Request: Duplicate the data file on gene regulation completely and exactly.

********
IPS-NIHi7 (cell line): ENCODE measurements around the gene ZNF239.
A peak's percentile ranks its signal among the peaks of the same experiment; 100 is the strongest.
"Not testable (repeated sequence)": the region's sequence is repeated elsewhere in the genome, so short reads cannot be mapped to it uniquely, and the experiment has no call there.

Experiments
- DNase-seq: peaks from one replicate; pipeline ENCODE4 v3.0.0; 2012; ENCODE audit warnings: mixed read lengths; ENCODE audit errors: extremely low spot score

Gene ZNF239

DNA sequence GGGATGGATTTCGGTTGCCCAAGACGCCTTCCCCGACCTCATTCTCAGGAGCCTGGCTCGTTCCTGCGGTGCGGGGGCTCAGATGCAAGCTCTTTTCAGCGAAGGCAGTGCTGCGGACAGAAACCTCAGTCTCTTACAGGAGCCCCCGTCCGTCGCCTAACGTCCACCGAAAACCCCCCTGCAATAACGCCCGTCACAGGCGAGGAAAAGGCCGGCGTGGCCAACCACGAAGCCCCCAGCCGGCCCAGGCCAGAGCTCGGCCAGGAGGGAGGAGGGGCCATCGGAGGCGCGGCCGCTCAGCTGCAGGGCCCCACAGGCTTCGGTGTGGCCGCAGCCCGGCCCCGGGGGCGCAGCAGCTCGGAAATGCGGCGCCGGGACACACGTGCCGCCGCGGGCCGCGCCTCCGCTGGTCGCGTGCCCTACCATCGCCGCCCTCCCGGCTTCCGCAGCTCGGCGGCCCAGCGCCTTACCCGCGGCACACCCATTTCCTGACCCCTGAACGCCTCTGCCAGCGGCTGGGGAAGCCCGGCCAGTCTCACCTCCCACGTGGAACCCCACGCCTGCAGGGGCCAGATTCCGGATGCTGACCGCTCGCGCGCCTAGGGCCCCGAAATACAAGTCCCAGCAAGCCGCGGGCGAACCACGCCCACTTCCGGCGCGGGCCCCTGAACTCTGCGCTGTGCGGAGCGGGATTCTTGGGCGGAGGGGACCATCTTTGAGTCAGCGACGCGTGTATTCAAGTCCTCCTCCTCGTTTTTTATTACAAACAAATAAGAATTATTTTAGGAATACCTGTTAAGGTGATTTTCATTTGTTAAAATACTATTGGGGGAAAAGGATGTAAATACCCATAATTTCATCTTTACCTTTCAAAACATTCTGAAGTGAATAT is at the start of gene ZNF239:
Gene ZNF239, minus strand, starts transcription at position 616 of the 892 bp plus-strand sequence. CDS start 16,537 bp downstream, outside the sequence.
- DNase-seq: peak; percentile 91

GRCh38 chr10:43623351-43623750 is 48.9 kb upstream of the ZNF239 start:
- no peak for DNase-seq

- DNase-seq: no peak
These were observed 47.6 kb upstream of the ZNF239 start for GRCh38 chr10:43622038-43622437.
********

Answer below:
IPS-NIHi7 (cell line): ENCODE measurements around the gene ZNF239.
A peak's percentile ranks its signal among the peaks of the same experiment; 100 is the strongest.
"Not testable (repeated sequence)": the region's sequence is repeated elsewhere in the genome, so short reads cannot be mapped to it uniquely, and the experiment has no call there.

Experiments
- DNase-seq: peaks from one replicate; pipeline ENCODE4 v3.0.0; 2012; ENCODE audit warnings: mixed read lengths; ENCODE audit errors: extremely low spot score

Gene ZNF239

DNA sequence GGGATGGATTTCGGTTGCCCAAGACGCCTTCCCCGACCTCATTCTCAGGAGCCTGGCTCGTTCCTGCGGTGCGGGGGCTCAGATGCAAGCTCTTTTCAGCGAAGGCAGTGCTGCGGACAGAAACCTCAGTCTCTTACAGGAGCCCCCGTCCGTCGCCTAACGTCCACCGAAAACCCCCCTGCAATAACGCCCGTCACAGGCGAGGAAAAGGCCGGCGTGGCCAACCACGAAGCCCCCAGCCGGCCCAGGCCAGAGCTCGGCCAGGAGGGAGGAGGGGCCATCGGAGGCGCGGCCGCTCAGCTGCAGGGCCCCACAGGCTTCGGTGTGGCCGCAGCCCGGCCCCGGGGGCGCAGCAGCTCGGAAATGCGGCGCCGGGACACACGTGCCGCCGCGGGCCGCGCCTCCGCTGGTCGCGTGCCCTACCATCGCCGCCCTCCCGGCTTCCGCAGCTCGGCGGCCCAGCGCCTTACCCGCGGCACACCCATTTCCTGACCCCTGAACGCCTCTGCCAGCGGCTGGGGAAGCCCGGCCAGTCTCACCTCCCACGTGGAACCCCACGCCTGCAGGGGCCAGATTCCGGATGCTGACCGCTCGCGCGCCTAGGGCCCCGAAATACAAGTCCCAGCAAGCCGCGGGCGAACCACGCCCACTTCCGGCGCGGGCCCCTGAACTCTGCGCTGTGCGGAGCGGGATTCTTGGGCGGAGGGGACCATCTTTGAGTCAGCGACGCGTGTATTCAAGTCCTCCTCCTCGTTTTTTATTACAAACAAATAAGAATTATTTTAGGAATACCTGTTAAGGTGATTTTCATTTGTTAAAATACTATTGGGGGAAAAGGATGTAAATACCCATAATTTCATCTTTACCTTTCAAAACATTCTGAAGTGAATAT is at the start of gene ZNF239:
Gene ZNF239, minus strand, starts transcription at position 616 of the 892 bp plus-strand sequence. CDS start 16,537 bp downstream, outside the sequence.
- DNase-seq: peak; percentile 91

GRCh38 chr10:43623351-43623750 is 48.9 kb upstream of the ZNF239 start:
- no peak for DNase-seq

- DNase-seq: no peak
These were observed 47.6 kb upstream of the ZNF239 start for GRCh38 chr10:43622038-43622437.